Minister confirms June 17 vote on electoral reform but is resigned to defeat
Raymond Tam confirms poll reform proposal will go before Legco on June 17, but pan-dem opposition is solid in absence of amendments
The long-debated reform proposal for electing the chief executive in 2017 will be tabled to the Legislative Council on June 17 with no modifications, the constitutional affairs minister said while admitting he had no confidence it would be approved.
The remarks by Raymond Tam Chi-yuen came after Beijing officials and pan-democratic lawmakers failed to reach a breakthrough during last-ditch talks in Shenzhen on Sunday.
Both Tam and Chief Executive Leung Chun-ying joined a chorus of Beijing officials yesterday ruling out any possible concessions on the reform package, which stipulates only two or three hopefuls who win majority support of the nominating committee can run for the top job.
"We believe the chances of the [reform proposal] being passed by Legco are not high," Tam said after stating that no amendments would be made. He said officials hoped to lobby lawmakers privately in the coming week.
Pan-democrat lawmaker Charles Mok said he had no idea why the government would not approach them until now. He cast doubt on the effectiveness of such meetings as both Beijing and the local government had repeatedly said there was no room for improvement.
On Sunday, Basic Law Committee chairman Li Fei said Beijing's August decision - the basis of the government's reform plan, which pan-democrats argue effectively rules out candidates of different political backgrounds - would be permanent even if the proposal was blocked this time.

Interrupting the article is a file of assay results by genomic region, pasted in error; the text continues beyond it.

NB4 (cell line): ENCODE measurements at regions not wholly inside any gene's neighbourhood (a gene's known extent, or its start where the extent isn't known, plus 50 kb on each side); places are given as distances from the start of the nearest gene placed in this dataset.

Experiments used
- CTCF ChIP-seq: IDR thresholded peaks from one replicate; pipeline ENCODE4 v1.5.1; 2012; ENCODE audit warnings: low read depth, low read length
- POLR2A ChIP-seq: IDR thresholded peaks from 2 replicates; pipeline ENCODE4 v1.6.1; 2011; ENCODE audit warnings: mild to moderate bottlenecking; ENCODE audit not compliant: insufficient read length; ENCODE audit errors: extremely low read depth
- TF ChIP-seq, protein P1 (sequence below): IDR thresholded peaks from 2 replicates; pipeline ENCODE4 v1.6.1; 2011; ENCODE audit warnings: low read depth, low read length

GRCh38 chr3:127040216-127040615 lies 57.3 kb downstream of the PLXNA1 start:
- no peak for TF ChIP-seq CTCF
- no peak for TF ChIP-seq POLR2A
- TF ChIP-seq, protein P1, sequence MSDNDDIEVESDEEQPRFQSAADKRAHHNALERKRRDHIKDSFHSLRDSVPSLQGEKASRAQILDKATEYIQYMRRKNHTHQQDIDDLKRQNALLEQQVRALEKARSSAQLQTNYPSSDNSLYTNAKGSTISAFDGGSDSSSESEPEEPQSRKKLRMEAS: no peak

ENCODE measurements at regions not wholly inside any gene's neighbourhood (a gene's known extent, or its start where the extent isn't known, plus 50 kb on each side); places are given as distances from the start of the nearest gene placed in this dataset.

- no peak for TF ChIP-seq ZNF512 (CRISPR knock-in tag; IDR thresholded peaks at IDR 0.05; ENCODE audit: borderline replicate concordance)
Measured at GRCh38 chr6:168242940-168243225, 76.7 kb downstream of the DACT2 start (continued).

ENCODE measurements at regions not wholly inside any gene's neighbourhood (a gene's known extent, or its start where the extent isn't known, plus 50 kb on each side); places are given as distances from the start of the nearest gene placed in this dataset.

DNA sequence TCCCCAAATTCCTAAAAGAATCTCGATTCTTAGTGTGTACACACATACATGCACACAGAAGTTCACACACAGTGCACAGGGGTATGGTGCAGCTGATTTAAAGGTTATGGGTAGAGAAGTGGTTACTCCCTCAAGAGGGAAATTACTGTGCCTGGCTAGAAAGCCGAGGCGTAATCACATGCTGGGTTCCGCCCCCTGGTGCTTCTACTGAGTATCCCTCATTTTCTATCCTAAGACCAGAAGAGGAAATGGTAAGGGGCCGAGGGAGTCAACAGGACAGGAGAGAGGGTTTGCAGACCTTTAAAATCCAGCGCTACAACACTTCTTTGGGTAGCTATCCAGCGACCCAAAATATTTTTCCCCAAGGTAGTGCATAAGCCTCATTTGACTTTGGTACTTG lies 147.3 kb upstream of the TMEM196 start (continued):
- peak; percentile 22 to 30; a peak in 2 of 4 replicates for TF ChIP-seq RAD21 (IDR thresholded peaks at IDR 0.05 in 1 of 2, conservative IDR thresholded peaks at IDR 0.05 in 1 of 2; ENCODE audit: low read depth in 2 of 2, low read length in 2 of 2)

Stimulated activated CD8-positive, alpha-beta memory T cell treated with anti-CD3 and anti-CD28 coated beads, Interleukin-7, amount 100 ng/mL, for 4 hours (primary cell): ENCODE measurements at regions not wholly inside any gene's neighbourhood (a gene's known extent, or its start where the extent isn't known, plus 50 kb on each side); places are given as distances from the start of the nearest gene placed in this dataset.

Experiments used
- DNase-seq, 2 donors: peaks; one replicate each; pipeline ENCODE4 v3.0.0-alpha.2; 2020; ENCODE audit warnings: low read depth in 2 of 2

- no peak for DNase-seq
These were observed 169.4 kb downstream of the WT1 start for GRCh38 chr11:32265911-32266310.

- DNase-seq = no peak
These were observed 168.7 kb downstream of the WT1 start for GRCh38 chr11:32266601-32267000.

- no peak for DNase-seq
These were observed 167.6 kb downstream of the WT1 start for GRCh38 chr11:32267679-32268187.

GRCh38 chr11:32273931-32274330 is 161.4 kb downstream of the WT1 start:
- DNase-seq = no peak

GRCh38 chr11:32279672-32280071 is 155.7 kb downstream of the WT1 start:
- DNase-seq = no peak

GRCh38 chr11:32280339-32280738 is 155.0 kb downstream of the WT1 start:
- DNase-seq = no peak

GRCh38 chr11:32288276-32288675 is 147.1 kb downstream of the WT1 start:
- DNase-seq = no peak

Leung said yesterday that the electoral model could still be amended beyond 2017, but he urged pan-democrats to ditch any wishful thinking that Beijing would make a last-minute concession like five years ago.
In 2010, Democratic Party lawmakers made a U-turn to support a compromise package that allowed 3.2 million voters to elect five new lawmakers.
The reform package will need two-thirds of the legislature's support to pass, meaning the government needs four votes from pan-democrats if all pro-establishment lawmakers back it.
A key swing voter, Dr Leung Ka-lau of the medical sector, reiterated he would reject the plan should everything remain unchanged. Leung had made his views clear after a survey in January found that 55 per cent of respondents in his functional constituency opposed the plan.
Yesterday he said the proposed nominating procedure, in which only aspirants who win 601 votes from the 1,200-strong committee can be placed on the ballot, would screen out popular candidates following the committee's "strategical voting".
The latest rolling poll conducted by three universities found that 45.9 per cent of 1,107 respondents interviewed from May 25 to May 29 supported the blueprint, up 0.6 percentage points from the last poll, in which 35.2 per cent opposed it.